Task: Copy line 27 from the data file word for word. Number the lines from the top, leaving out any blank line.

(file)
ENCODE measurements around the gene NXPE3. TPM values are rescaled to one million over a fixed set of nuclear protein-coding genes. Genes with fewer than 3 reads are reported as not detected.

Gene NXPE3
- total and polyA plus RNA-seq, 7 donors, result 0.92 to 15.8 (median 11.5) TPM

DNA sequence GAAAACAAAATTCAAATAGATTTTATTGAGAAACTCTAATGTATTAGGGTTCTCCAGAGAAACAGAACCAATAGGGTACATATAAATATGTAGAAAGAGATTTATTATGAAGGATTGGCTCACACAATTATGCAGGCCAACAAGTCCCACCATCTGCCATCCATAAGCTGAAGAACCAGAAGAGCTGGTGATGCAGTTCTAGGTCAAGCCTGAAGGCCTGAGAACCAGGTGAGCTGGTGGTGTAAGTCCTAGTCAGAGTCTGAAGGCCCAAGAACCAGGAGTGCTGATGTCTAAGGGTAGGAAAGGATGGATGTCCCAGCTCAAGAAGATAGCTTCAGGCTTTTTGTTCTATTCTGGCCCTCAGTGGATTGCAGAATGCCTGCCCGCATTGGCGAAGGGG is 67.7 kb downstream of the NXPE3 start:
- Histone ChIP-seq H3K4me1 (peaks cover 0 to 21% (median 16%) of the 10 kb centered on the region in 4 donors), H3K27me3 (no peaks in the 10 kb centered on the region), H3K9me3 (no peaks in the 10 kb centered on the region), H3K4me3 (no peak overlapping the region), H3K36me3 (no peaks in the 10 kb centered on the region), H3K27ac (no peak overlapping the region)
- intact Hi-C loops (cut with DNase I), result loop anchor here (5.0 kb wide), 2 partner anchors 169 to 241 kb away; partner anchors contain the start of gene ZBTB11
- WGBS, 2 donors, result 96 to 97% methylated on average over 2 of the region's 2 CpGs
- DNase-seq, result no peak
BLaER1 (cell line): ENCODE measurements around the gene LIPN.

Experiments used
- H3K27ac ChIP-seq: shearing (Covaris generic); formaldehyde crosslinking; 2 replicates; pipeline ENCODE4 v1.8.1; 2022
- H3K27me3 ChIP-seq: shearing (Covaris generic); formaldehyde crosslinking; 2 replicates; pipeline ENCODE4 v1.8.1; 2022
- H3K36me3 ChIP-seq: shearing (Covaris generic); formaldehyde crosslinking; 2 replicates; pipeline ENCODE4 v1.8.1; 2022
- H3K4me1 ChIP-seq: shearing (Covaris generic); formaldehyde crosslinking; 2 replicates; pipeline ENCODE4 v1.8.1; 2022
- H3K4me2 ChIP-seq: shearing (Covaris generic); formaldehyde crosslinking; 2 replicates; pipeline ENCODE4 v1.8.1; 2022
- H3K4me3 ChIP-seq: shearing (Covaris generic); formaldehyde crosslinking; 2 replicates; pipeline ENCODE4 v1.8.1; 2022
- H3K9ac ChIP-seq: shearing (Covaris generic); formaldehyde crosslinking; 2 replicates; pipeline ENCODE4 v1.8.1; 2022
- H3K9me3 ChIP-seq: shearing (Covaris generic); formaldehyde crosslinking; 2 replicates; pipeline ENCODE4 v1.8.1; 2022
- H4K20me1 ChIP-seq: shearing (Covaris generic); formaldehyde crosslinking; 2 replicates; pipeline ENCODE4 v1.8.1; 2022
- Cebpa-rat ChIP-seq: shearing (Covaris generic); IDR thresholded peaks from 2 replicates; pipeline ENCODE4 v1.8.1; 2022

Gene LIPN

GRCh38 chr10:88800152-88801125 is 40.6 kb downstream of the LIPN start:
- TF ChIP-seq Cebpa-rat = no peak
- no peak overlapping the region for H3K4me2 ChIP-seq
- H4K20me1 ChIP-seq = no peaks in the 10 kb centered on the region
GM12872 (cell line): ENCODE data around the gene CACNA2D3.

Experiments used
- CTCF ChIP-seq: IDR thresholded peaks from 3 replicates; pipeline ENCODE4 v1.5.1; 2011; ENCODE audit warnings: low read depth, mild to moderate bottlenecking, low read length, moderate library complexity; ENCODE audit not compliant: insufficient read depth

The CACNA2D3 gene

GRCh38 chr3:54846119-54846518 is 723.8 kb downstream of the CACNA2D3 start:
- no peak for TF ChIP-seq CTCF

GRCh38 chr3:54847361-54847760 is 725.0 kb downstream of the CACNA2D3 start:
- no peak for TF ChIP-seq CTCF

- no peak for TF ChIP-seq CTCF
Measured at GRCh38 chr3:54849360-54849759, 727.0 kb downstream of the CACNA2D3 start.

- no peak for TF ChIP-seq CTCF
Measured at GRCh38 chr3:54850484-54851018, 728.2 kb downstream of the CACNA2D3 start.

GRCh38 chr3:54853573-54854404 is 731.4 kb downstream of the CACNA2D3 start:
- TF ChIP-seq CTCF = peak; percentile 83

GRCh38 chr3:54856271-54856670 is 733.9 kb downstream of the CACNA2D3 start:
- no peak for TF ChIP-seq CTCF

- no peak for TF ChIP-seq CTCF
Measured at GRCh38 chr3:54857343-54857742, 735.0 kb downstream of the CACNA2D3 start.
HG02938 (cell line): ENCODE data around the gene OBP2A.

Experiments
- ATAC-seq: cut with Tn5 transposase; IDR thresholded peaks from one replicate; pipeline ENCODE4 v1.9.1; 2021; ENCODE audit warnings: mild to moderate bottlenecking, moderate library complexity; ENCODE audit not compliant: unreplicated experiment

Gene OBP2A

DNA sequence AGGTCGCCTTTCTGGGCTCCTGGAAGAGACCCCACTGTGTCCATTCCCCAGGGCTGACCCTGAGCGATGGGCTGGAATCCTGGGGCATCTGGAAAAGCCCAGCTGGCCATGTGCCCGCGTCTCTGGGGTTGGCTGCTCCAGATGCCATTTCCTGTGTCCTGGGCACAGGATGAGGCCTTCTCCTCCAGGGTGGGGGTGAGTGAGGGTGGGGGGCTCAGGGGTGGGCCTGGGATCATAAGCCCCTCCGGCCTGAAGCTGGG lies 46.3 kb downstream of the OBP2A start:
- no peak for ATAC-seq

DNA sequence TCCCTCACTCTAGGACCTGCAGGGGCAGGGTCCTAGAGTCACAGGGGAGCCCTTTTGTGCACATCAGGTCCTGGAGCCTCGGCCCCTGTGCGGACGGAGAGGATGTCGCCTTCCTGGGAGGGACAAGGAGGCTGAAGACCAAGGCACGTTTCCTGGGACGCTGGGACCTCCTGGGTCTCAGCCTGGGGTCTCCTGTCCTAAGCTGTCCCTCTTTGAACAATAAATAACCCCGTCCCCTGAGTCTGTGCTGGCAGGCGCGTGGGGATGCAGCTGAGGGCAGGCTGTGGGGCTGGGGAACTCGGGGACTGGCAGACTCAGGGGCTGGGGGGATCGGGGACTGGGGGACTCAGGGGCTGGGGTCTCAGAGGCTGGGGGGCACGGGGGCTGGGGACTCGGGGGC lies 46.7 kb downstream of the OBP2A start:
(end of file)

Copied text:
Experiments used